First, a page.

How to Grow Your Employees into Management
I tell all the restaurant owners I meet: You need help. You cannot do everything we teach on your own.
And really, it’s pretty simple to say, “I need help.” The challenge is getting the help.
Here are the common mistakes independent restaurant operators make when it comes to hiring help and what to do instead. I like to teach how to grow your employees into management.
Mistake No. 1 – hire a chain manager
As an independent operator, it’s tempting to hire a chain restaurant manager because you think they’ll bring their experience with systems to your restaurant. In the last decade I have helped literally thousands of restaurant owners, and I don’t think I can put my finger on any more than one restaurant where this decision has worked.
Why does it fail EVERY TIME? Because chain managers only know how to do what they are told to do. They don’t have the flexibility or interest in setting up and adjusting your systems.
Instead, let the candidates identify themselves without knowing they are interviewing for a position in management.
Post on your employee bulletin board that you are looking for people who would like to help you with special projects, such as entering recipe costing cards, setting up your inventory systems, etc. Let them come to you. You get them moving on the special projects, which gets the work done you needed done anyway, but you also get to see if they have the skill sets and work ethic you need in a manager.
If they don’t do a good job for you, your worst case scenario is they just don’t do any more special projects for you. The best case is you offer those who prove themselves one to two shifts a week as a manager in training (MIT) or shift supervisor.
Mistake No. 2 – talk them into management
Not everyone is built for management. Most operators think their best server, bartender or cook would make a great manager. In most cases, the answer is NO. For front-of-house people, it’s difficult to take a promotion and give up the cash and flexibility of that line position. And oftentimes being the best means they don’t have a lot of patience for those who just don’t get it.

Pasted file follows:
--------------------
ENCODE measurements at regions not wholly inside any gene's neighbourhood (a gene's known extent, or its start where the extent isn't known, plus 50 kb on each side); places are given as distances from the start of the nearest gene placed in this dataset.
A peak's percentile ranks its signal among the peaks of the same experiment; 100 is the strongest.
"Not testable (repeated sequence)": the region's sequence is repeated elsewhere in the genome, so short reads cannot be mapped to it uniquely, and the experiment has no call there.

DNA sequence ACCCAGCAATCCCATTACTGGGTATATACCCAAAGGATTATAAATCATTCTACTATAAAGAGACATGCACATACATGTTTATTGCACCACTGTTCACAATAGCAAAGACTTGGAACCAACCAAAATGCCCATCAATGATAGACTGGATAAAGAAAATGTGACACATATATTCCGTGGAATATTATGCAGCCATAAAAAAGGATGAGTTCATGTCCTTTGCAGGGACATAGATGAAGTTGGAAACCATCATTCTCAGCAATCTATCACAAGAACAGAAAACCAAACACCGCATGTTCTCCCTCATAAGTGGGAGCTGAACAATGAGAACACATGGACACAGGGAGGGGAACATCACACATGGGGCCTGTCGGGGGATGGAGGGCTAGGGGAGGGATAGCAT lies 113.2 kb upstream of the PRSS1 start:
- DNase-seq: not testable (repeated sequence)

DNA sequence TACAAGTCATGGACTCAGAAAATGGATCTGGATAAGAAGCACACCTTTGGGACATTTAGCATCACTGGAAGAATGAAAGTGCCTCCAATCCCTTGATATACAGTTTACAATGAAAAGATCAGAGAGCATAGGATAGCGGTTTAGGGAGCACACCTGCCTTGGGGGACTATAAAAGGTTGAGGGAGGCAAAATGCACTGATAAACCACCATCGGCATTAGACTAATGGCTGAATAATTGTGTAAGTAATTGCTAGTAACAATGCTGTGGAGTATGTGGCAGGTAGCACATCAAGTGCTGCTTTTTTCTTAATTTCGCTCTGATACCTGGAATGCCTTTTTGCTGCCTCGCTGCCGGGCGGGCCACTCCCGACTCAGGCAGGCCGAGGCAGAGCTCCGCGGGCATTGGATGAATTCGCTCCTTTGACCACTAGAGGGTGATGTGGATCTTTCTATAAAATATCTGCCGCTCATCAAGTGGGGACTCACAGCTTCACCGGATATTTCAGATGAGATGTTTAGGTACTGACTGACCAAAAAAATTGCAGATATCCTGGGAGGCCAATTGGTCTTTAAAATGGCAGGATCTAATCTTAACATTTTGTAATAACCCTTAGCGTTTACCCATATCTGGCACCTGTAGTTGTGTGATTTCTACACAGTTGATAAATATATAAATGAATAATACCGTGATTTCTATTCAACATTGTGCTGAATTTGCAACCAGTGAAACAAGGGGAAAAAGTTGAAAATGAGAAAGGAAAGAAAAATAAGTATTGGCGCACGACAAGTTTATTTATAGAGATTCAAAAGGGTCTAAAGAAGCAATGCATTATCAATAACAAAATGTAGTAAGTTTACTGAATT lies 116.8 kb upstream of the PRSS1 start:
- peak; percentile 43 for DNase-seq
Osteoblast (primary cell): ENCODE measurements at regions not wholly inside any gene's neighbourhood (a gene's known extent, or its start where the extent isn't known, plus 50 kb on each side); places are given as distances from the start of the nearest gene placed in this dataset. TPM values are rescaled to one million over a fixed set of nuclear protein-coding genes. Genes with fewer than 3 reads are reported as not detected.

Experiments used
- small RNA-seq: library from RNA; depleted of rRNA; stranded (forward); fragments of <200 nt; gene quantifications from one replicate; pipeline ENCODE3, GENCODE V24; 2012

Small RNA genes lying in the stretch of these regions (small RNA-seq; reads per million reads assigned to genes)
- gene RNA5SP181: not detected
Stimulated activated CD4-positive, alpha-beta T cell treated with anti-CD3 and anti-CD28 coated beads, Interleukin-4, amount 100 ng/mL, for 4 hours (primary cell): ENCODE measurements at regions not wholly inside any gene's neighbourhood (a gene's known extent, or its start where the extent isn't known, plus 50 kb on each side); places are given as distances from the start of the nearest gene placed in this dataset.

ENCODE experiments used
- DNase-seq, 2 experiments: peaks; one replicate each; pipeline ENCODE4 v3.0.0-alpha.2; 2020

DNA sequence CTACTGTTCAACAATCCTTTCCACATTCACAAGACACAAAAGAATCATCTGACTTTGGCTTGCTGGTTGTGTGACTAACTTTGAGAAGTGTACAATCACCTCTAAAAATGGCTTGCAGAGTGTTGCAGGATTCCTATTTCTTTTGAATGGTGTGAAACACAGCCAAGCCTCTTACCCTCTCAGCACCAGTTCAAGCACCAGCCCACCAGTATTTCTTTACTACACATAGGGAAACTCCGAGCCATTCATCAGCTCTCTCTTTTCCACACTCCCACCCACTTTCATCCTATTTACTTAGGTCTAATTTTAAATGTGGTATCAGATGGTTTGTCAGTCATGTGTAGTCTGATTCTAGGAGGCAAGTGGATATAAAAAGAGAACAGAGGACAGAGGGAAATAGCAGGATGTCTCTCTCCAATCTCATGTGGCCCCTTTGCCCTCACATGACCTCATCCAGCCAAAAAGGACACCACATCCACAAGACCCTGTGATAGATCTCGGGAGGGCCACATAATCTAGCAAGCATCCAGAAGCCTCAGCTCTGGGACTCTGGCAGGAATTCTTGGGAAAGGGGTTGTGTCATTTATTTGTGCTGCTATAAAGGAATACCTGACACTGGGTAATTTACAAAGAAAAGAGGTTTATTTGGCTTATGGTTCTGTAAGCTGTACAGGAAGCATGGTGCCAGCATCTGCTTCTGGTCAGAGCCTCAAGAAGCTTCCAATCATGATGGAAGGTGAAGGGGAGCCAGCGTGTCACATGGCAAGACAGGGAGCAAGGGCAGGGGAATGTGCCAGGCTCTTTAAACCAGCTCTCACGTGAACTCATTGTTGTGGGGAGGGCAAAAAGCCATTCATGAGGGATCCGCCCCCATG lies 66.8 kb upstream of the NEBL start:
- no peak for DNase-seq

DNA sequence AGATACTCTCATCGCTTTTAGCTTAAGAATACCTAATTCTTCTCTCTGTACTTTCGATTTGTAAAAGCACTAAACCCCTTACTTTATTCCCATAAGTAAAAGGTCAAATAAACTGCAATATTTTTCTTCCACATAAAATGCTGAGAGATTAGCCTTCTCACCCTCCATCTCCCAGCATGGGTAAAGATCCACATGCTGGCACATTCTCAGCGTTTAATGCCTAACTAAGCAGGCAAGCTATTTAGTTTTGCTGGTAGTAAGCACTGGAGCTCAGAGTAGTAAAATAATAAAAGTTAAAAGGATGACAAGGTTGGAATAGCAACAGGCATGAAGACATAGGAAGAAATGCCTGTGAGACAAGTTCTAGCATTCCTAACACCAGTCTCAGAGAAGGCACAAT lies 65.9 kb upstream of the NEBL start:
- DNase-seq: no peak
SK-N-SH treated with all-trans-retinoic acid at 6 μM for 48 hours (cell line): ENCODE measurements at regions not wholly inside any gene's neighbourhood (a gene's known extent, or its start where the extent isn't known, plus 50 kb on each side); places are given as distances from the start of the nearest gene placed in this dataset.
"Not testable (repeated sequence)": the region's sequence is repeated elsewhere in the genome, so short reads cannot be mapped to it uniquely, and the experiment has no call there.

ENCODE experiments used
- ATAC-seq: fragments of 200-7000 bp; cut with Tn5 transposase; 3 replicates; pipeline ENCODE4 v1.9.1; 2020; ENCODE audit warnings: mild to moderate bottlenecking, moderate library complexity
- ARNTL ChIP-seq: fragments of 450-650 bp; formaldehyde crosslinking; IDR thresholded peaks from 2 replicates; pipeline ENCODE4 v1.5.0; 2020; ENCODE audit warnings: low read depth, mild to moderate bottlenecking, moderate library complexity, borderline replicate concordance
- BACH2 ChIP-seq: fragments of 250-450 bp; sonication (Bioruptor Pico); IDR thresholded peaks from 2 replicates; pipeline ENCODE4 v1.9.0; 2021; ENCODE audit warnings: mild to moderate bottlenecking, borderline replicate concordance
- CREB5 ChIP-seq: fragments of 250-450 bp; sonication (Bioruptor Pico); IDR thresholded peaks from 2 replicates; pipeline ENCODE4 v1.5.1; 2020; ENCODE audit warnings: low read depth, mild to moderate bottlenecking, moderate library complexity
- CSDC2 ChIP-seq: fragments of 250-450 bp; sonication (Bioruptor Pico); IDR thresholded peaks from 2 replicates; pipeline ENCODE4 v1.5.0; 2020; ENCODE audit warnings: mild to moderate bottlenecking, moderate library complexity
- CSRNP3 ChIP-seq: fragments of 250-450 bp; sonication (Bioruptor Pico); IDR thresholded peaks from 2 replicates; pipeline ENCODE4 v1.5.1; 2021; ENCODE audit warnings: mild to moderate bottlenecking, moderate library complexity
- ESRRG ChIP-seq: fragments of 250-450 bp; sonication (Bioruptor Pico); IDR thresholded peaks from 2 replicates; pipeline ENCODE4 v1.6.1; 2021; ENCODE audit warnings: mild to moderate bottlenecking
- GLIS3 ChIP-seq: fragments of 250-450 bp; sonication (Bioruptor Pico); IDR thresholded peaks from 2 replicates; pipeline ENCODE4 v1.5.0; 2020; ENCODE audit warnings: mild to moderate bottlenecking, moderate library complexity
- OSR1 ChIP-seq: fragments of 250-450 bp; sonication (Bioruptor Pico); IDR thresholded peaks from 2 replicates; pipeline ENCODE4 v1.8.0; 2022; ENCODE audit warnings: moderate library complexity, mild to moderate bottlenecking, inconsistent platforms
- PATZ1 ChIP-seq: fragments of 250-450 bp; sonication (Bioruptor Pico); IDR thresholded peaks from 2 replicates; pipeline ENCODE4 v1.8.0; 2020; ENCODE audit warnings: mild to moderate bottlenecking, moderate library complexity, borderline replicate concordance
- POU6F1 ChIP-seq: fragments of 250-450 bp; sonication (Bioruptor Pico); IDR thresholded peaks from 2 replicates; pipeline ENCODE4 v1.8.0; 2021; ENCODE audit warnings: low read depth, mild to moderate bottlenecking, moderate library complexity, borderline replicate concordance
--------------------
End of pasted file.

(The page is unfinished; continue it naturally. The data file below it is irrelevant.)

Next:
Instead, have 2–3 in training at all times. Don’t settle for one person to promote to manager in training (MIT) or shift supervisor. Have two or three going at the same time. Train them in the skills they need and the tasks they need to accomplish to be successful. This way you allow the best to continue to show you they are willing to do what it takes to move up in your organization. Then, pick the most qualified. From that group of MITs, pick the best candidate to become an assistant manager and teach them. When they have shown you they can do the job, then promote them and pay them more.
Mistake No. 3 – anoint the princess or prince to supreme ruler
Desperate to fill your vacancy at general manager (GM), you take an unqualified person on your team and anoint them GM. Promoting them to GM doesn’t prepare them for the position. It doesn’t teach them what they have to do. It doesn’t mean they can lead the team. All it means is you are going to pay them more money and odds are not in your favor that they will succeed. In most instances, they disappoint you because they just weren’t ready for the level of responsibility, so they end up quitting or getting fired.
Instead, with your 2-3 MITs, promote them ONLY when they are ready. While they may be doing the tasks of the GM, they are not independent yet. You still need to be over their shoulders inspecting and training. Once they truly have mastered the tasks and demonstrated the skills needed, it’s time to promote them.
So the ultimate solution is to grow your managers into the position, don’t throw them into failure.